Descriptions of each area, along with the courses fulfilling it, are available below. 

Historical Depth:

People have been speaking, reading, and writing in English for more than a thousand years, producing literature that is at once timeless and deeply informed by the time in which it was written. Cultural artifacts from the English-speaking world have shaped, and been shaped by, social movements and historical conditions around the globe, as has the language itself. With this in mind, English majors are required to take 15 credits focused on materials produced before 1945, with at least 5 of those credits focused on materials produced before 1700. Distributing coursework in this way helps students to understand the depth, richness, and variability of English literature, language, and culture across time, and dramatizes how the ways we organize history affect the stories we tell about it. These courses open up past worlds that are in some ways totally alien and in others very similar to our own, revealing that what seems real and true to us can radically alter over time. Entering into these past realities offers a new perspective on the present and develops our capacity to imagine alternative futures.


Historical Depth Courses:

  • ENGL 210 Medieval and Early Modern Literature, 400 to 1600
  • ENGL 211 Literature, 1500-1800
  • ENGL 225 Shakespeare
  • ENGL 310 The Bible as Literature
  • ENGL 320 English Literature: The Middle Ages
  • ENGL 321 Chaucer
  • ENGL 322 Medieval & Early Modern Literatures of Encounter (P&D)
  • ENGL 323 Shakespeare to 1603
  • ENGL 324 Shakespeare after 1603
  • ENGL 325 Early Modern English Literature
  • ENGL 326 Milton (GML)
  • ENGL 351: Writing in the Contact Zone: North America 1492 - 1800 (P&D)
  • ENGL 376: Introduction to Middle English Language (HD)
  • ENGL 422 Arthurian Legends (GML)
  • ENGL 212 Literature, 1700-1900
  • ENGL 300: Reading Major Texts (can also count as pre-1700 depending on texts)
  • ENGL 303 History of Literary Criticism and Theory I (GML)
  • ENGL 312 Jewish Literature: Biblical to Modern (P&D)
  • ENGL 314: Transatlantic Literature and Culture (P&D)
  • ENGL 315: Literary Modernism (GML)
  • ENGL 327 Narratives of Bondage & Freedom (P&D)
  • ENGL 328 Eighteenth Century Literature & Culture
  • ENGL 329 Rise of the English Novel (GML)
  • ENGL 330 English Literature: The Romantic Age
  • ENGL 331 Globalization & Nationalism in the Age of Empire (P&D)
  • ENGL 332 Nineteenth Century Poetry (GML)
  • ENGL 333 Nineteenth Century Novel (GML)
  • ENGL 335 English Literature: The Victorian Age
  • ENGL 336 English Literature: Early Twentieth Century
  • ENGL 337 The Modern Novel (GML)
  • ENGL 338 Modern Poetry (GML)
  • ENGL 352 Literatures of the United States to 1865 (P&D)
  • ENGL 353 American Literature: Later Nineteenth Century
  • ENGL 354 American Literature: Early Twentieth Century
  • ENGL 373: History of the English Language (GML)
  • ENGL 380: Special Topics in History
  • ENGL 385: Global Modernism (P&D)
Power and Difference:

Literature, language, and culture have been shaped by and in turn shape systems of power. Such systems include capitalism, colonialism, imperialism, and hierarchies of race, status, caste, sex, gender, and sexuality. Over time, systems of power elevate some voices and stories and marginalize and silence others. English majors are required to take at least 15 credits focused on how systems of power operate in and through literature, language, and culture. These courses explore the evolving relationship of literature, language, and culture to structures of violence and dispossession and center critical perspectives that have been marginalized or silenced. They embrace alternative ways of learning about the past and present, and the impress of the former on the latter. They highlight the complex, sometimes contradictory ways in which literature and culture mediate systems of power. In so doing, Power and Difference courses foster our imagination of more just and equitable futures.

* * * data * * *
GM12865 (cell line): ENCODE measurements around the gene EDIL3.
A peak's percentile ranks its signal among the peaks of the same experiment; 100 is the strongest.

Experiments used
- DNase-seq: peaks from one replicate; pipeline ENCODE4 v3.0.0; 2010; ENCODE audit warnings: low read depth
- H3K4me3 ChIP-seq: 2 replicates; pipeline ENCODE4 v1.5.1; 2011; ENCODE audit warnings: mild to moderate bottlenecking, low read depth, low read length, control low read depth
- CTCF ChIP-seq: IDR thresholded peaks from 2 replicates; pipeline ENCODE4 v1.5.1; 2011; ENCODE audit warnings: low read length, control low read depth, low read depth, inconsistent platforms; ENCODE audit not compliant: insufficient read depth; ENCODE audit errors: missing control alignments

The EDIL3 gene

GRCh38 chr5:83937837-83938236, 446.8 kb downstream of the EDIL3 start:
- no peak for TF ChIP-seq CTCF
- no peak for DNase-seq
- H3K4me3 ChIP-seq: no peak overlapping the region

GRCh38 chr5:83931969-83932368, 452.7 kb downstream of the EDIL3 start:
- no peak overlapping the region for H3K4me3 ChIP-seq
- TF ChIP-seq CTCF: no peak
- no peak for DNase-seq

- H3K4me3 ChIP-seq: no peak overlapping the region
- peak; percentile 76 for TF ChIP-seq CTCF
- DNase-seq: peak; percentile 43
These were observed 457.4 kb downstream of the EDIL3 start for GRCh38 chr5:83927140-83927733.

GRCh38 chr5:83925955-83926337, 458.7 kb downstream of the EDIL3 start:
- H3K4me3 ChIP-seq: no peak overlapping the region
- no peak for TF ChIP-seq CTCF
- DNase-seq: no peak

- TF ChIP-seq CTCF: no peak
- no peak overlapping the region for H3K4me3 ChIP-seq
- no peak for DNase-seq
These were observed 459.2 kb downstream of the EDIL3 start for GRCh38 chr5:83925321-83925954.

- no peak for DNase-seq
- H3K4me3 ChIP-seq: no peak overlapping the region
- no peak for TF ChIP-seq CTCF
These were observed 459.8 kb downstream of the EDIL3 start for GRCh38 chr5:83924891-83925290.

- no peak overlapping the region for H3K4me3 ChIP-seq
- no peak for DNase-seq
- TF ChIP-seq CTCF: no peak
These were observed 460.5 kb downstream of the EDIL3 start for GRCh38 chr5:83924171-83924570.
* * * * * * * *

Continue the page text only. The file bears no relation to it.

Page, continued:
Power and Difference Courses:

  • ENGL 207: Introduction to Cultural Studies (GML)
  • ENGL 208: Data and Narrative (GML)
  • ENGL 256: Introduction to Queer Cultural Studies (DIV) (GML)
  • ENGL 257: Introduction to Asian American Literature (DIV)
  • ENGL 258: Introduction to African American Literature (DIV)
  • ENGL 259: Literature and Social Difference (DIV)
  • ENGL 265: Introduction to Environmental Humanities (DIV, GML)
  • ENGL 307: Cultural Studies
  • ENGL 308: Marxism and Literary Theory
  • ENGL 311: Modern Jewish Literature in Translation
  • ENGL 312: Jewish Literature: Biblical to Modern (HD)
  • ENGL 314: Transatlantic Literature and Culture (HD)
  • ENGL 316: Postcolonial Literature and Culture (DIV)
  • ENGL 317: Literature of the Americas (DIV)
  • ENGL 318: Black Literary Genres (DIV, GML)
  • ENGL 319: African Literatures (DIV)
  • ENGL 322 Medieval & Early Modern Literatures of Encounter (HD)
  • ENGL 327 Narratives of Bondage & Freedom (HD)
  • ENGL 331 Globalization & Nationalism in the Age of Empire (HD)
  • ENGL 339: Globalization & Contemporary World Literature (GML)
  • ENGL 340: Irish Literature (P&D)
  • ENGL 349: Science Fiction & Fantasy
  • ENGL 351: Writing in the Contact Zone: North America 1492 - 1800 (HD)
  • ENGL 352: American Literatures to 1865 (HD)
  • ENGL 355: Contemporary American Literature
  • ENGL 357: Jewish American Literature and Culture (DIV)
  • ENGL 358: African American Literature (DIV)
  • ENGL 359: Contemporary American Indian Literature (DIV)
  • ENGL 361: American Political Culture After 1865 (DIV)
  • ENGL 362: Latino Literary Genres (DIV, GML)
  • ENGL 364: Literature & Medicine
  • ENGL 365: Literature & Environment (GML, DIV)
  • ENGL 366: Literature & Law
  • ENGL 367: Gender Studies in Literature (DIV)
  • ENGL 368: Women Writers (DIV)
  • ENGL 372: World Englishes (DIV) (GML)
  • ENGL 379: Special Topics in Power & Difference
  • ENGL 385: Global Modernism (HD)
  • ENGL 386: Asian American Literature (DIV)
  • ENGL 466: Queer and LGBT Literature (DIV)
  • ENGL 478: Language and Social Policy (DIV) (GML)
  • ENGL 479: Language Variation and Language Policy in North America (DIV, GML)